After having accidentally lost my chance to form a team for SLO Hacks, I decided to design, draw, and code a game all by myself to make use of the productive environment. The idea for the game came from several constraints as well as my personal experience: I didn't have time to design, draw, and code anything more than a randomly generated, single-mechanic game, so I thought about my 6-hour bus ride from UC Irvine to Cal Poly SLO and decided to make an infinite runner out of that.
What it does
Road to SLO is a game where you drive on an endless road bordering the San Luis Obispo coast and must avoid lighting storms and collect coins as it gets faster and faster. There are three lanes that you can swap to in order to avoid the obstacles and collect the coins. You only have 3 lives and it doesn't get any slower when you get hit!
How I built it
I started off by drawing the bus sprite in Aseprite, a handy paid tool for creating sprites. I actually spent about 3 or 4 hours on the bus, but it turned out really great. Next, I hand drew the background and spent 4 to 5 more hours making it move realistically as a parallax background, which means that far away things move slower than those that are closer. I combined the bus and background and spent a while tweaking it so that the size and speed made sense. Coding the game was actually harder than drawing art because of the tweaking required to make good gameplay. I had to implement and adjust all the rates for how often coins and obstacles would spawn, how fast they'd approach, how fast the bus moved, how much coins were worth, etc. I also had to actually make the game work! I drew most of the art as I developed the game, and in total, I hand drew 16 different multi-frame animations. I decided against static images for most of the sprites because it would make the game feel lifeless and static, so I basically drew, frame by frame, complete animations for everything.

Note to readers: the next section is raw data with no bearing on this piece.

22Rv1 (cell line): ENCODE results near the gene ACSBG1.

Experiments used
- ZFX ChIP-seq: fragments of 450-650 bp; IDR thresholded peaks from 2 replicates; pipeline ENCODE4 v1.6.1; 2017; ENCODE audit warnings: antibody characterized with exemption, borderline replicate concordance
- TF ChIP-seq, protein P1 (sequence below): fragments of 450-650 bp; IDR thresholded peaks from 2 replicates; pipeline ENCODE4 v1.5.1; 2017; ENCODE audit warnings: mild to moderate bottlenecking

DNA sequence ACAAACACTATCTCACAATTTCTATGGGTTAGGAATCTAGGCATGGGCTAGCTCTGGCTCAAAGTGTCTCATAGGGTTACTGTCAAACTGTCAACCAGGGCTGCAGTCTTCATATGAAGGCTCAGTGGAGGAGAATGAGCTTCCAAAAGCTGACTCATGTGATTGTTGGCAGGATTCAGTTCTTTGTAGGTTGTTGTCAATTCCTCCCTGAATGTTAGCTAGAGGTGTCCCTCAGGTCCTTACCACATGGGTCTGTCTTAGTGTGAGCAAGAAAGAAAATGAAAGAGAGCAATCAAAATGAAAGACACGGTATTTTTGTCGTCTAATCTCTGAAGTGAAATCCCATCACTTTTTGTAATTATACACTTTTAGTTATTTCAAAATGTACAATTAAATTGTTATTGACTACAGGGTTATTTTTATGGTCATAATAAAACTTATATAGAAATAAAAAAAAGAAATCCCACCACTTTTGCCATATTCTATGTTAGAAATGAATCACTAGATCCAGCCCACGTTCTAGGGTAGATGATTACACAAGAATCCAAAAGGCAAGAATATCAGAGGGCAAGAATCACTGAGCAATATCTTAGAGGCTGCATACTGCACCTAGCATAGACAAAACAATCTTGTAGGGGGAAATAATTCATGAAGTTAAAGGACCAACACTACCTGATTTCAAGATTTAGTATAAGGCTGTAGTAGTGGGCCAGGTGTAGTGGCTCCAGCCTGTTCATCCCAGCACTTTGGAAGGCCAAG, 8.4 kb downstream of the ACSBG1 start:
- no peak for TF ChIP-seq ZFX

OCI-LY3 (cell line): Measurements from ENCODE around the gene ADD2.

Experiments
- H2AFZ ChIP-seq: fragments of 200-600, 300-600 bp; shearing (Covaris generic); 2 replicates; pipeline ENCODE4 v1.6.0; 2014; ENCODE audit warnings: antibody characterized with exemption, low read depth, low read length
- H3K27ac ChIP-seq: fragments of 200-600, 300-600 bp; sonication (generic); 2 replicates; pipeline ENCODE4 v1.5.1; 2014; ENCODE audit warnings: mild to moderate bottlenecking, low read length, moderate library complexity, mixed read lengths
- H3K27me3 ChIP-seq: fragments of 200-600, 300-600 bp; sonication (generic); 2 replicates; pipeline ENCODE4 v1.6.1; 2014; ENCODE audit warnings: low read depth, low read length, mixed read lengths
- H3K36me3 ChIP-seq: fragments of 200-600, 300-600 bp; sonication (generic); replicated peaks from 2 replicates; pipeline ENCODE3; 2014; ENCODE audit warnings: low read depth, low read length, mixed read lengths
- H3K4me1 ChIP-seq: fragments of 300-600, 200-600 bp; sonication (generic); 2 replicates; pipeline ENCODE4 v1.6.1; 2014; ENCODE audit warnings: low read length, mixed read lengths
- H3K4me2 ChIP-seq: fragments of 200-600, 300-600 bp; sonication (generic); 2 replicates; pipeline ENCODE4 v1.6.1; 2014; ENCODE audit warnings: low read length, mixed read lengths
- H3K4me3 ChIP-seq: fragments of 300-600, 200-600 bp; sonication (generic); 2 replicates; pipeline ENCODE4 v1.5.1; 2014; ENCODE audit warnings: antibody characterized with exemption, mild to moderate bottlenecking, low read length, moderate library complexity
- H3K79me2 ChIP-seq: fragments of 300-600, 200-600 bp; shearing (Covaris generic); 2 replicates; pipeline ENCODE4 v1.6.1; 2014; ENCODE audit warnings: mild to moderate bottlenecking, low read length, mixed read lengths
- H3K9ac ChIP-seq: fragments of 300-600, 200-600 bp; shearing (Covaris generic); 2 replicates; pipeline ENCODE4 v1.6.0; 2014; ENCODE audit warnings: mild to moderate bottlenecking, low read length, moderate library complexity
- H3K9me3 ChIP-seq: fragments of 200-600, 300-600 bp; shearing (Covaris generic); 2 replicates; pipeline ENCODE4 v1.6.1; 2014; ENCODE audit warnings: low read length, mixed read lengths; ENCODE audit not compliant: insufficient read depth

Challenges I ran into
The most difficult part, surprisingly, was getting the obstacles and coins to approach at a realistic speed and grow in size as they got closer. Normally, people use Lerp (Linear Interpolation) to make things move smoothly, but it didn't make sense for objects to move at the same rate as they approached (things move slower when they're further away). So, I implemented a very interesting (read: after much tiring trial and error) solution to make them work both in realism and gameplay. I also got stuck at getting the "Play Again" option to work, because it's not simple to reload the level and make something happen afterward because everything got reloaded.
Accomplishments that I'm proud of
I'm super proud of learning how to do pixel art adequately and not have it look like my 3rd-grade crayon art. Although it was tedious, I think I gained tangible art skills by taking on this challenge. I'm also super proud that I actually have a finished game! No placeholders, no unfinished features, just a finished product! (except Android support doesn't work oops)
What I learned
I learned so much about art, visual design, perspective, game design, C# features, and planning efficiently and successfully!
What's next for Road to SLO
Maybe Android support (if I can get it working) and a high score counter, but otherwise it's a finished game!